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Bishop Michael BransfieldDWCVocations / Youtube screen grab

July 26, 2019 (CatholicCulture.org) — In our CWN news coverage of the Vatican's disciplinary action against Bishop Bransfield, we called attention to the fact that the announcement was made late on a Friday afternoon in July. If you've ever devoted any time at all to the study of public relations, you recognize the significance of that timing. If you're obliged to release a story, but you'd really rather bury it, the best possible time for the announcement is usually a Friday afternoon in the summer, when millions of people are already headed for the beach and won't be paying much attention to the news for the next few days.

So it's reasonable to conclude that the Vatican, and the Diocese of Wheeling-Charleston, and Archbishop Lori of Baltimore (who's in charge of cleaning up the Bransfield mess) don't want much publicity for this story. My question is: Why not?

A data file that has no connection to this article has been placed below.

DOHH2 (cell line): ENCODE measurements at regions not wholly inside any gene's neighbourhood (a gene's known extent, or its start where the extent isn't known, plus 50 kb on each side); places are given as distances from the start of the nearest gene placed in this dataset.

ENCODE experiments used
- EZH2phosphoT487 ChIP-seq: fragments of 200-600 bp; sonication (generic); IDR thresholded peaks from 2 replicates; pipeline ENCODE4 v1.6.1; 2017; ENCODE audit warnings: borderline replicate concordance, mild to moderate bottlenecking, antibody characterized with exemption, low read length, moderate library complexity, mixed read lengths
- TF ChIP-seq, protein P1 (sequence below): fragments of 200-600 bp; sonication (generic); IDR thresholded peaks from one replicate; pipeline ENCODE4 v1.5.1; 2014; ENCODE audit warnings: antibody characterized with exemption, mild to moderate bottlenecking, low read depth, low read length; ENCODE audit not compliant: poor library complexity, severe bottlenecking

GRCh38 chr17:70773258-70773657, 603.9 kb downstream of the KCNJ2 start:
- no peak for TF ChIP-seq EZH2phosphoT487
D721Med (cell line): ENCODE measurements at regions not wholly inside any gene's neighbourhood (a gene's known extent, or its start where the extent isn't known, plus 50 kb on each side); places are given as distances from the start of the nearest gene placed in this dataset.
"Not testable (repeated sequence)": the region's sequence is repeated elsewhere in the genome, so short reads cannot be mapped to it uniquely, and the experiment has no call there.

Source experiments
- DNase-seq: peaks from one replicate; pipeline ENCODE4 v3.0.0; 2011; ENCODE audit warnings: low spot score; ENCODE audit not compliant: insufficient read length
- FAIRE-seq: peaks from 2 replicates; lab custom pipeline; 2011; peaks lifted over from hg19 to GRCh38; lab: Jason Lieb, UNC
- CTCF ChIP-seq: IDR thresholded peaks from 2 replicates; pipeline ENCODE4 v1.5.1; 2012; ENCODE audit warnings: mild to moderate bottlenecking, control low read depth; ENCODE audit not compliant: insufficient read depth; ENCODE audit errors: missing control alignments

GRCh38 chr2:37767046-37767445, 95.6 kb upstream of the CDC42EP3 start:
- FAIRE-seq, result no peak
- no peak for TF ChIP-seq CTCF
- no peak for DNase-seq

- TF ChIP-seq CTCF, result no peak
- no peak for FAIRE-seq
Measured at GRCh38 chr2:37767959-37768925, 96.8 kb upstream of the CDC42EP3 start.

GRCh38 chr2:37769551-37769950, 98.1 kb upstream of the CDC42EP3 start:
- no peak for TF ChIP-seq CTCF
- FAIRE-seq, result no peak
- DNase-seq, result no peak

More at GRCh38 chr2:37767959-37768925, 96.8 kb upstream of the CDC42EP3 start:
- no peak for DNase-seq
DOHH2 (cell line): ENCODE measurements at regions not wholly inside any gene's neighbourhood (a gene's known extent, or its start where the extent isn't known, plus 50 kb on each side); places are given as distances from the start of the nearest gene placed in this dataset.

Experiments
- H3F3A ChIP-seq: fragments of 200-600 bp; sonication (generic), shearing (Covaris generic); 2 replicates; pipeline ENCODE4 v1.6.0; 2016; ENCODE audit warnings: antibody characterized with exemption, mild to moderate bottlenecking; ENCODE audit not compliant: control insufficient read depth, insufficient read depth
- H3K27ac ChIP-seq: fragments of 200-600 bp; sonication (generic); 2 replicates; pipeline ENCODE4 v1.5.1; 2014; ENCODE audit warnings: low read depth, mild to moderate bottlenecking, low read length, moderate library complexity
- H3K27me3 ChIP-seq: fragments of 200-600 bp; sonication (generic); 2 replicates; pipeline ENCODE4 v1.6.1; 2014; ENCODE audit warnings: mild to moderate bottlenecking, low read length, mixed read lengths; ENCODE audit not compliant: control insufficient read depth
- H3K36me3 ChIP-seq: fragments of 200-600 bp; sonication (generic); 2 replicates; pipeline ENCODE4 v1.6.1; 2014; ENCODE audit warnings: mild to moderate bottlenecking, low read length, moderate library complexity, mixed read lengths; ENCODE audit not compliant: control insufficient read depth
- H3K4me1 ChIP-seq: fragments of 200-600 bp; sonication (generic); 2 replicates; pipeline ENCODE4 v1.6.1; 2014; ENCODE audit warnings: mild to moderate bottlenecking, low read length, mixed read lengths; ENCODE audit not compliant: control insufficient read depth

It's sad that a bishop misbehaved, but that misbehavior had already been splashed across the headlines. The story today is that he has been punished. Don't Church leaders want to restore public confidence? Don't they want to convince us that the corruption is being rooted out? In the secular world it's unfortunate when a crime is committed, but capable prosecutors know enough to call a press conference when they make an indictment or secure a commitment. That sort of publicity helps to secure public confidence. Why wouldn't a prosecutor want as much publicity as he could gain from a conviction?

Unless, on his list of priorities, restoring public confidence still didn't rank as high as minimizing embarrassment for the perpetrator.

Published with permission from CatholicCulture.org.